De­light in Dun­leer as it scoops en­ter­prise town ti­tle

Mid-Louth com­mu­nity wins na­tional award

Mid Louth Independent - - FRONT PAGE - By HU­BERT MUR­PHY

DUN­LEER has been de­clared the na­tional win­ner of Best En­ter­prise Town in Ire­land in the small pop­u­la­tion cat­e­gory. It also won the over­all award for the Le­in­ster re­gion.

‘We are ab­so­lutely de­lighted,’ said Eu­gene Con­lon of the Dun­leer Com­mu­nity De­vel­op­ment Group.

In Au­gust the judg­ing panel was taken on a tour of the town and saw what the com­mu­nity and busi­ness sec­tor have achieved through work­ing to­gether.

Eu­gene said the phi­los­o­phy through­out Dun­leer has al­ways been to get up and make things hap­pen.

Thomas McEvoy Head of En­ter­prise at Lo­cal En­ter­prise Of­fice Louth con­grat­u­lated Dun­leer and said: ‘I’m thrilled for Dun­leer. Win­ning this pres­ti­gious na­tional award against stiff com­pe­ti­tion is recog­ni­tion of the com­mu­nity’s ded­i­ca­tion to build­ing a strong en­ter­prise spirit lo­cally.’

The win­ners were an­nounced at the awards show in the Lyrath Ho­tel, Kilkenny.

MICHAEL ‘Mick’ Byrne, who passed away last week, was one of the key char­ac­ters around United Park in the mid 80s when his love of Drogheda United helped in­spire some mem­o­rable mo­ments for the club.

He was larger than life at times, his char­ac­ter one of get­ting things done and in that re­gard, he left his mark on Drogheda soc­cer.

He was elected chair­man of the club in April 1982 and so be­gan a pe­riod of great ac­claim - cul­mi­nat­ing in United qual­i­fy­ing for Europe for the first time, play­ing the mighty Tot­ten­ham Hot­spur.

Within days of tak­ing over at the club, he said he in­tended to trans­form United Park and the team to win back sup­port­ers bring­ing long awaited suc­cess to Drogheda in the process. “If we have a suc­cess­ful team, and a ground wor­thy of stag­ing League foot­ball, then we will get the sup­port that I know is there for Drogheda” Mr. Byrne com­mented in the Drogheda In­de­pen­dent .

With debts ap­proach­ing £47,000 and the cred­i­tors clos­ing in, Mr. Byrne’s crit­ics felt that he was mad in the first place tak­ing the job and then talk­ing in terms of ex­pan­sion.

But ex­pand he did. A new stand was con­structed, and badly needed ter­rac­ing in­stalled on both sides of the ground, both schemes un­der­taken on a vol­un­tary ba­sis with some sup­port­ers help­ing out.

The then Man­ager, Ray Treacy was told that money would be avail­abe to buy new play­ers. Many doubted that. But Tony Macken, a tar­get for many Ir­ish clubs was signed on his re­turn from Eng­land, with Frank Devlin (ex Athlone), Mick Neville (ex Home Farm), Richie Bayly (ex Sham­rock Rovers) and Jerome Clarke (ex Dun­dalk) be­ing signed.

The rest was his­tory. United had their best sea­son in foot­ball, qual­i­fy­ing for Europe and miss­ing a place in the Cup fi­nal by only the width of a post on a few oc­ca­sions. In­deed their run­ners-up spot in the League could have been bet­tered with the aid of a goal scorer that sea­son.

Didn’t all that make Mick Byrne feel like rub­bing the noses of his op­po­nents in his suc­cess. “Not re­ally” he said, “I’m just de­lighted for the club and the town, and glad that I suc­ceeded where oth­ers had failed be­fore me. I know that I had my crit­ics, but I felt that I had to do things my way to achieve the re­sults that I knew were pos­si­ble.”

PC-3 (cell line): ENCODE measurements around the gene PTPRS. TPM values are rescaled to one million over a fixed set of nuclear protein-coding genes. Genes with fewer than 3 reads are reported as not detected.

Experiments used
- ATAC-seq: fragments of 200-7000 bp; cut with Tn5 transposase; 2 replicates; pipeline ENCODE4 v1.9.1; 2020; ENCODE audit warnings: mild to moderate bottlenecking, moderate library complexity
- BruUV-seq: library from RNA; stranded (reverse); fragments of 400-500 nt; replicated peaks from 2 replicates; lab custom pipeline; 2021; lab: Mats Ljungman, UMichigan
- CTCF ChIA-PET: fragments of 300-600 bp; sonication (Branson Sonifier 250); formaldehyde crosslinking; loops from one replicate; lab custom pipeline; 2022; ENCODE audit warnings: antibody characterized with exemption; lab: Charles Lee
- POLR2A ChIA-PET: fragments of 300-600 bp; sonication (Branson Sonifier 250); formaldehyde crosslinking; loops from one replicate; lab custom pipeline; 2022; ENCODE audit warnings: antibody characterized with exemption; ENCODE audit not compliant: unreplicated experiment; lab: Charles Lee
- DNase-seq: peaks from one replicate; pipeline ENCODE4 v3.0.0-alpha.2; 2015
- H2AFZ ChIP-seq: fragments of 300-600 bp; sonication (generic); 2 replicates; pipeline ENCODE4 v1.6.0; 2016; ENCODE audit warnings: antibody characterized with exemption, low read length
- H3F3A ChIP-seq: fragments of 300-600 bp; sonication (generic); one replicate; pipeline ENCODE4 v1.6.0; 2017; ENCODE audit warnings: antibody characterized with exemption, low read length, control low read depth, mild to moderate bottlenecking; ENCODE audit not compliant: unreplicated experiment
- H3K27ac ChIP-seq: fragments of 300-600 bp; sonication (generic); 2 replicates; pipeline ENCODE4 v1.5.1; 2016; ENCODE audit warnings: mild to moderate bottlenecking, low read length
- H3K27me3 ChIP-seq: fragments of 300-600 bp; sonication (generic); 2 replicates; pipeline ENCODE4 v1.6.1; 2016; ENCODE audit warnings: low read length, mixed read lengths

Drogheda fin­ished the sea­son with a work­ing profit, thanks mainly to £11,000 from their semi-fi­nal matches with Bo­hemi­ans. The club debt was cut in half, and the club’s bank man­ager was talk­ing to them again after threat­en­ing to cut off their credit!

For Mick Byrne his re­ward for a year of hard work and worry came at the Tholsel when they qual­i­fied for Europe when thou­sands turned out to greet United on their re­turn to the town. “That made the ef­fort all worth while, for it was a night for Drogheda to re­mem­ber.”

Mick left the role in June 1984, “The best sign­ing the club ever made, was new chair­man, Shane McHugh’s, trib­ute to the for­mer chair­man.

But a year later, he was back, as Gen­eral Man­ager.

In ap­point­ing a gen­eral man­ager to ad­min­is­ter all the club’s af­fairs, team mat­ters apart, United were, ac­cord­ing to then P.R.O. Tony Smyth, tak­ing a “pro­gres­sive new ap­proach.”

“We are the first club in the coun­try to do so and in so do­ing we have recog­nised that run­ning a foot­ball club nowa­days with such a big turnover is a busi­ness in it­self that must be ap­proached In a busi­nesslike man­ner.”

Mick kept on his tyre busi­ness, fa­mously set across the road from Bar­low House.

By 1986, United’s dream was flick­er­ing, fa­mously, Gerry Martin and Paddy Dil­lon sold to help the club sur­vive.

“We had to sell to sur­vive,” he said, “it is as sim­ple as that. Our fi­nan­cial po­si­tion was very dif­fi­cult, with the bank re­fus­ing to meet our cheques, and in or­der to con­tinue in foot­ball we had to ac­cept the of­fers for the play­ers.”

The strains placed on the club’s re­sources by the new First Di­vi­sion, in­volv­ing ex­tra travel and lower re­turns at the ‘gate’, had been the real prob­lem.

The fu­neral of Mick Byrne, a truly charis­matic fig­ure, took place to Our Lady of Lour­des Church on Satur­day.

Drogheda United chair­man Mick Byrne ad­dresses the United faith­ful. Also in­cluded are stars like Gerry Martin and Paddy Dil­lon.

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